How Often Should I Change My Hot Tub Filter?

If you have recently bought a hot tub or are about to become a new hot tub owner, it is important to understand what the hot tub filter does, how it must be cleaned and how to know when it needs to be replaced. Although small, it’s this little component that will be largely responsible for keeping your hot tub water clean and sanitary so that you can take a relaxing soak anytime you please.

In the article below, we will highlight precisely what you need to know about cleaning, changing and replacing your hot tub filter.

Regular Cleaning

On a weekly basis, you need to remove and rinse your filter with running water (use a hose or sink faucet). Every month, it’s encouraged to use a special hot tub cleaning spray on your filter prior to rinsing.

  • To avoid downtime in your hot tub, buy a spare filter that can be used while your main one is soaking.
  • Never use a high-pressure washer on the filter (stick to a gentle water flow from a faucet or garden hose)
  • Enable the filter to completely dry before replacing
  • Wear rubber gloves while cleaning and handling your filter when using the chemical spray and cleaners.

When to Replace Your Hot Tub Filter

While it’s true that hot tub filters will need to be cleaned on a regular basis, they also need to be replaced every so often to prevent wear and tear. It’s important to keep tabs on the age of your filter so that you will know when a replacement will be needed, which will help keep your spa performing at its best.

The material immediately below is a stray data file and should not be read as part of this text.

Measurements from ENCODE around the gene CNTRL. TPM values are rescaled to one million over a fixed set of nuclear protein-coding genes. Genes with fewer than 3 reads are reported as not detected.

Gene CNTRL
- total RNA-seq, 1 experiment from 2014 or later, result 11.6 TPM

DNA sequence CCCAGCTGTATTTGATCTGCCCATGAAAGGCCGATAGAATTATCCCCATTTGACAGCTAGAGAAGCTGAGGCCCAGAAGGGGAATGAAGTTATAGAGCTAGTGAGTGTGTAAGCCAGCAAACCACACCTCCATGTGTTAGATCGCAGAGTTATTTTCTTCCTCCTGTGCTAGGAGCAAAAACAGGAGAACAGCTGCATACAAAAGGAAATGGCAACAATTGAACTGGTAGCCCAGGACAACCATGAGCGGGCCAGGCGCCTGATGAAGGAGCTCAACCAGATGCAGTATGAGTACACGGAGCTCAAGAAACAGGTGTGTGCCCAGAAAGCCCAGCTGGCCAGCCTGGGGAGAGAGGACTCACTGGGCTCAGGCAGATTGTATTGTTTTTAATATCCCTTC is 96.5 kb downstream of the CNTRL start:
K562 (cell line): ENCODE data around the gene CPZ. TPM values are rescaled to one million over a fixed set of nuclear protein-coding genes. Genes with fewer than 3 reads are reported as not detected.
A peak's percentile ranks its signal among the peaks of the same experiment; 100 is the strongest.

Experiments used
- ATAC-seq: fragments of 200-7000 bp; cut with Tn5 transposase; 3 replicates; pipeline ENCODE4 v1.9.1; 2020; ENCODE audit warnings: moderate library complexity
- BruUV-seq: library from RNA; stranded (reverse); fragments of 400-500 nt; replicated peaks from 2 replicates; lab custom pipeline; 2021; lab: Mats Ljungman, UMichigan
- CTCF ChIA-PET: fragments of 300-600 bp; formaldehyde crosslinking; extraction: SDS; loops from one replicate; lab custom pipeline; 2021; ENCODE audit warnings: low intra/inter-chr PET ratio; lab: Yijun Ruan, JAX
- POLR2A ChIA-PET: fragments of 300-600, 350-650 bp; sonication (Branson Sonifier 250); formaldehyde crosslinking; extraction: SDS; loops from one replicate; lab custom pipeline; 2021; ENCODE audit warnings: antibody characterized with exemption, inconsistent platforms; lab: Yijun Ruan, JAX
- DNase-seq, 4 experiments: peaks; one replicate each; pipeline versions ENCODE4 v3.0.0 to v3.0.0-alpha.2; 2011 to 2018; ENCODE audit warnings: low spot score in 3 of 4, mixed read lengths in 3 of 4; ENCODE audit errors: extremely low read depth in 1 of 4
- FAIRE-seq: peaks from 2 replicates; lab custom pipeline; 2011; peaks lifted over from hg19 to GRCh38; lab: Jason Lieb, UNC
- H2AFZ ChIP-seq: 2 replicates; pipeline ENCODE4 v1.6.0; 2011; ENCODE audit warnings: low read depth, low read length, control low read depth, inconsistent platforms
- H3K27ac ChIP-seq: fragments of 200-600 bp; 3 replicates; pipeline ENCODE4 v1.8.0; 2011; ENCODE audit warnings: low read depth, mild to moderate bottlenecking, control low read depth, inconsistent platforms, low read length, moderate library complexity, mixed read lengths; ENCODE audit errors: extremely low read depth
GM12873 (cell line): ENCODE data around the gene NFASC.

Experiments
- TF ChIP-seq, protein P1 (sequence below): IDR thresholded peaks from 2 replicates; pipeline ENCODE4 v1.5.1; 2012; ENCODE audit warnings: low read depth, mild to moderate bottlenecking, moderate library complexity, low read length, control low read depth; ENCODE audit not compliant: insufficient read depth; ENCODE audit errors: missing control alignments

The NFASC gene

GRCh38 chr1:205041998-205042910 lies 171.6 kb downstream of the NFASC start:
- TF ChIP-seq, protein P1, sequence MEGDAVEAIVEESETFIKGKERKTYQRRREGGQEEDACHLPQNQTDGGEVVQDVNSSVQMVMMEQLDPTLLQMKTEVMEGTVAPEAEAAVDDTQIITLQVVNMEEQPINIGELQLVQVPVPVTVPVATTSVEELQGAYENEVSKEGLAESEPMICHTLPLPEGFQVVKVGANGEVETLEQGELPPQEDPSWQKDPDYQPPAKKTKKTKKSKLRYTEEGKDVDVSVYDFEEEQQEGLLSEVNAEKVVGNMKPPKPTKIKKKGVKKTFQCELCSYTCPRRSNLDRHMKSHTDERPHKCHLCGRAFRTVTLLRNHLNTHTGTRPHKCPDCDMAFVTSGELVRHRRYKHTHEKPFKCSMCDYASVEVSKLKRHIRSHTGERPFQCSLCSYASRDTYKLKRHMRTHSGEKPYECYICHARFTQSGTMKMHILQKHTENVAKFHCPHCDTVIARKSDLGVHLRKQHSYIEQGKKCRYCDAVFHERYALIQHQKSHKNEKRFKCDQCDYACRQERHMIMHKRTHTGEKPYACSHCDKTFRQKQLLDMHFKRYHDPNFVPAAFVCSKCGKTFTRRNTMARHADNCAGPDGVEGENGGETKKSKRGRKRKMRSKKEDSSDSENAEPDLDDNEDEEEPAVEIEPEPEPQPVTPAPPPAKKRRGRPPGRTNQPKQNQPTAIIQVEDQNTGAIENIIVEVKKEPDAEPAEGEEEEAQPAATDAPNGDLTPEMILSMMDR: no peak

As to exactly how often your filter needs to be replaced, this largely depends upon how often your hot tub is used. In general, a quality filter will last anywhere between two to five years if it has been properly cared for and frequently cleaned. For those that do use their hot tub regularly year-round, two to three years is the longest they should anticipate their filter to last.

Other Filter Facts

Aside from regular wear and tear, the kind of water used in your spa can influence how often a filter must be replaced. Hard water will cause calcium deposits to accumulate on the filter, which although not noticeable when you’re in the water, will cause the filter to deteriorate considerably quicker.

If you ever notice that your filter has turned into a brownish or green shade or begins to fall apart as you are cleaning it, then replace it immediately.

Finally, never use regular household cleaning products to clean your spa filter. If you are unsure of whether it is time to replace your filter, give your local hot tub dealer a call.

To discover more about how to look after your new hot tub, download a hot tub buyer’s guide here.